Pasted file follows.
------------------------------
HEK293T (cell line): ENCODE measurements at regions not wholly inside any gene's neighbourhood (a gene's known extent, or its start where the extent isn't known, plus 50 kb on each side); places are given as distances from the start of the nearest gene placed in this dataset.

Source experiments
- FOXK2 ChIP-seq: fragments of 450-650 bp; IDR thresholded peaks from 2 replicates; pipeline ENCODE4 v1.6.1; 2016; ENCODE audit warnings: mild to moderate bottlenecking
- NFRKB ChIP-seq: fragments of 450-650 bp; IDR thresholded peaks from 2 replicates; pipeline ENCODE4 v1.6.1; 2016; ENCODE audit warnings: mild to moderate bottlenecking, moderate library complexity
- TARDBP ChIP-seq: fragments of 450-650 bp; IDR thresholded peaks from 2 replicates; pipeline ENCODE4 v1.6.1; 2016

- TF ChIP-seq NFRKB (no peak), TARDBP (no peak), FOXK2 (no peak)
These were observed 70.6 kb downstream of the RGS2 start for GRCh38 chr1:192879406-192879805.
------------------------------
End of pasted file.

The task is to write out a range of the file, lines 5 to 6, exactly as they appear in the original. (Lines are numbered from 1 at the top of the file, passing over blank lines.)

- TARDBP ChIP-seq: fragments of 450-650 bp; IDR thresholded peaks from 2 replicates; pipeline ENCODE4 v1.6.1; 2016

- TF ChIP-seq NFRKB (no peak), TARDBP (no peak), FOXK2 (no peak)